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Demand forecasting software adds strength to any business that chooses to use it. Some of the improvements are seen in inventory levels, warehouse operations, finances, customer satisfaction, and more.  

There are multiple forecasting methods required to produce an effective and user-friendly forecasting software. The different forecasting methods are categorized into quantitative and qualitative methods. Quantitative data is more historical based and uses numbers and factual inputs. Qualitative methods are based more on opinions, experience, and things that can’t really be measured.   

  • Quantitative Forecasting Methods

There are four main quantitative methods involved in creating a reliable forecasting software. For the following approaches we will use the example of a retail clothing store. However, you can apply the following examples to your company.  

1) Naïve Approach

Uses previous data to create a simple projection that the same amount of demand will occur.  

Example: You have a retail clothing store, and last year your sandals were very popular. You sold 100 pairs of sandals each week in May-September. As you prepare for the upcoming summer months, you use this data. You plan to sell 100 pairs of sandals each week of May-September again this year.

2) Moving Averages

Uses an average from previous periods and applies it to future forecasts.  

Example: Over the last 5 sales periods, your store has sold an average of 45 hoodies each month. Using this average, you plan to sell about 45 hoodies in the next sales period.  

3) Exponential Smoothing

Weights specific averages differently when using the moving averages method.  

Example: You know you sell more coats in the fall and winter months than you do in spring and summer. This is not only a trend every year, but it’s the same for basically all retailers. When using averages to forecast inventory, you weight October-February differently than you weight the rest of the year. You don’t want to stock your store full of warm winter coats in the middle of summer!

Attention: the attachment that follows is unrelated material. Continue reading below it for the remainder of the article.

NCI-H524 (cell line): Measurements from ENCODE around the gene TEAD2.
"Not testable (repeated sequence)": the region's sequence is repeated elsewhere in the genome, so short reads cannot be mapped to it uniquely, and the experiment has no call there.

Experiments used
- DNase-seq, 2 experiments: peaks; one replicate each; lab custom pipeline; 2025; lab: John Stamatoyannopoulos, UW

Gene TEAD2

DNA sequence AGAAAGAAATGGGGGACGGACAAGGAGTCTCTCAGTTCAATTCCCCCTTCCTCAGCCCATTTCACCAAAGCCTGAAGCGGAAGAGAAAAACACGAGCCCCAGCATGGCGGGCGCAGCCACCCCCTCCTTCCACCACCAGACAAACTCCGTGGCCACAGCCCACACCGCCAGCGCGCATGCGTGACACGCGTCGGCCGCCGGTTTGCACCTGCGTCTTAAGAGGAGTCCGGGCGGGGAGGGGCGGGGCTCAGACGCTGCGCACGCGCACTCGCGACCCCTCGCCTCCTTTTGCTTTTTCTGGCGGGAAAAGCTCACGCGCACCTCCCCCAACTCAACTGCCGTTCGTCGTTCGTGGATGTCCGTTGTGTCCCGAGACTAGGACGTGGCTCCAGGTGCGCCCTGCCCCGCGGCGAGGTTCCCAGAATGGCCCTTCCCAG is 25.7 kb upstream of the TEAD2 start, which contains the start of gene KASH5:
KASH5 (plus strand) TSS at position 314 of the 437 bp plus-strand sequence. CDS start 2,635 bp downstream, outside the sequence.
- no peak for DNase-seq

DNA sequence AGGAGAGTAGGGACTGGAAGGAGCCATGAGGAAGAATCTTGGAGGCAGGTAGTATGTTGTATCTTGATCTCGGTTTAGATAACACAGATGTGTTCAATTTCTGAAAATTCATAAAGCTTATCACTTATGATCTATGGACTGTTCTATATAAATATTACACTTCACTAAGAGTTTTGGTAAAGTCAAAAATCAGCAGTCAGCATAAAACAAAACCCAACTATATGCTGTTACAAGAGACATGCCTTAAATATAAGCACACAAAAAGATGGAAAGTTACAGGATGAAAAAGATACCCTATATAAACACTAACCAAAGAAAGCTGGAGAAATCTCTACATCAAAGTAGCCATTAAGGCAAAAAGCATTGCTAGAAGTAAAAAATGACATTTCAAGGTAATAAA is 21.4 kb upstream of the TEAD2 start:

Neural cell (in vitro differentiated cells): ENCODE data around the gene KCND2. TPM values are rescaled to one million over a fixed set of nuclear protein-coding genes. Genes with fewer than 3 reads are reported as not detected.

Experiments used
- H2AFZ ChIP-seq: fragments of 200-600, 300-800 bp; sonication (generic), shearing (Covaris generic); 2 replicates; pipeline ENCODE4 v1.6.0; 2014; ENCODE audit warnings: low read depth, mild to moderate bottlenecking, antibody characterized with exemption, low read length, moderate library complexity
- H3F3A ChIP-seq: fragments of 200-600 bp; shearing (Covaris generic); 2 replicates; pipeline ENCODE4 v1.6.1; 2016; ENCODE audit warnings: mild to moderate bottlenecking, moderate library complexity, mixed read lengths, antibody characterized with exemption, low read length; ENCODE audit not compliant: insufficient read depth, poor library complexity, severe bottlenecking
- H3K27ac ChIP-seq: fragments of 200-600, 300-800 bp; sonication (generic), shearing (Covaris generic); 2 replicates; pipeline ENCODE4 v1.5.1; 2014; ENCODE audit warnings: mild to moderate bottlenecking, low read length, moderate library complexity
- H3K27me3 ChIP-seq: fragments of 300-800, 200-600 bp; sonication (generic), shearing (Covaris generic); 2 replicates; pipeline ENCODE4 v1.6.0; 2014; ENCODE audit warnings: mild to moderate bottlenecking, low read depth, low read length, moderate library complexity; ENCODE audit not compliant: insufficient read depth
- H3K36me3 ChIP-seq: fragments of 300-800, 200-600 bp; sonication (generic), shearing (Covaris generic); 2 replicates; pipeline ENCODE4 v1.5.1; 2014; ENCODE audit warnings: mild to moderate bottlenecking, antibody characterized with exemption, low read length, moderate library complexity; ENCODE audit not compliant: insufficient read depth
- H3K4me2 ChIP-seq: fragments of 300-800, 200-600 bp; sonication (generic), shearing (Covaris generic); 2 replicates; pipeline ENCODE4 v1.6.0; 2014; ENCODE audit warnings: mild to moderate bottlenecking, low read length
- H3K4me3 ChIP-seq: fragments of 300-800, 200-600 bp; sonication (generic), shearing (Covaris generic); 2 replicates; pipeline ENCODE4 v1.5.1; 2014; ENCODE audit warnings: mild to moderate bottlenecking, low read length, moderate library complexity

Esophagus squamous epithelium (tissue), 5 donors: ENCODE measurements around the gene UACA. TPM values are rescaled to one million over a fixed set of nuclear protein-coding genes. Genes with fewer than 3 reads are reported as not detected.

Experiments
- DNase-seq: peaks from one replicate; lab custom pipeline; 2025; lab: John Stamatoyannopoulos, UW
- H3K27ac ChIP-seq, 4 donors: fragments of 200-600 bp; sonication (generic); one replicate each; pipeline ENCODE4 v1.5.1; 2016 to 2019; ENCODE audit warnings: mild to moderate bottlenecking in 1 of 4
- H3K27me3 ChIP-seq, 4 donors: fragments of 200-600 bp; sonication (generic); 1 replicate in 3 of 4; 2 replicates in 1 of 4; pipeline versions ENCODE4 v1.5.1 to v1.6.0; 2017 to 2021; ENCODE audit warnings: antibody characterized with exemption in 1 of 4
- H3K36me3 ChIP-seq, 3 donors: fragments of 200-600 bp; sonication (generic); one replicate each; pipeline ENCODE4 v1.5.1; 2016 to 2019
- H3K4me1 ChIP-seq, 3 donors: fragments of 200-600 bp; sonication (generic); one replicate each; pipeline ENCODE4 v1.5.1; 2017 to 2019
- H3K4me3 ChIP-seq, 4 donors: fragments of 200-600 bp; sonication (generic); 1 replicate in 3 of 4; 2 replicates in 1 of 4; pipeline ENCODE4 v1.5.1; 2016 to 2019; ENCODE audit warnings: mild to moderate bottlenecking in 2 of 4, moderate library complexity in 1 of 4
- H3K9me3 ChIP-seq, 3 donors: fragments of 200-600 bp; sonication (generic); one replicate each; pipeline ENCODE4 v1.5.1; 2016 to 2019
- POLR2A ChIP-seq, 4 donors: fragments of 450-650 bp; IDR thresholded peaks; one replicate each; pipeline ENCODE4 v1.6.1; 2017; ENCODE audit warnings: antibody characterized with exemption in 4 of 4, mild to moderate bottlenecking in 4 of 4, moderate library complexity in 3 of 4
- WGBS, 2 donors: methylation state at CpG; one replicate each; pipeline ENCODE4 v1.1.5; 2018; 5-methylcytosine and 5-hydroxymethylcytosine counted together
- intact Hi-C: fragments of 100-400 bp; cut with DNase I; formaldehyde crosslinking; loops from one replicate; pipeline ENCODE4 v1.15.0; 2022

4) Trend Projection

Takes trends into consideration when creating forecasts.  

Example: Your store has been selling jeans at a constant rate, but each year in August your jean sales decrease by 35%. When ordering inventory for August, you use this data and order 35% less jeans.


  • Qualitative Forecasting Methods

Like with quantitative methods, there are four main quantitative forecasting methods involved in producing accurate forecasts.  

1) Executive Opinion

A group of executives makes decisions regarding the company’s preparation to meet demand.

Example: Your CEO and Head of Sales review the company’s past sales and make decisions based on where they think sales are heading. They decide to increase your inventory order by 15%.

2) Delphi Method

Reliable advisors come up with an opinion of what they think is going to happen, and then another group of trusted professionals reviews it before presenting a final analysis to the decision makers.  

Example: A group of experts predicts your shoe sales are going to double in the next quarter. This opinion is given to another group, they review the analysis and supporting details before passing on the information to the person who decides what and how much inventory to order.  

3) Sales Force Estimates

Sales representatives use their personal experiences to predict what’s going to happen.

Example: Your sales team thinks they’re going to be able to increase their sales by 10% each sales period. These predictions are applied to the forecast.  

4) Consumer Surveys

Customers are asked to give their opinions using a survey.  

Example: Your company is planning to introduce a new product, and you don’t know how successful it’s going to be. You ask your customers a few questions regarding their interest in the product. These surveys can help you have an idea of what the success of the product will be.

As you can see, there are multiple forecasting methods. You might think some of these methods seem more reliable than others. That’s why it’s important to find a software that takes all these quantitative and qualitative forecasting methods into account when creating a forecast.  

Good News

Avercast has over 40 years of supply chain experience. In this time, our experts have become even more expert in their field. They’ve created 250+ algorithms that are used in our forecasting software. Using all the above forecasting methods, we can assure you that our software is the most reliable option you’ll find.  

If you’re interested in seeing all the benefits that Avercast will bring to your company, you’re in the right place! Feel free to reach out to us today! Our experts would love to share more about specific aspects of your company that will improve with Avercast.  

Schedule a free demonstration or call today!

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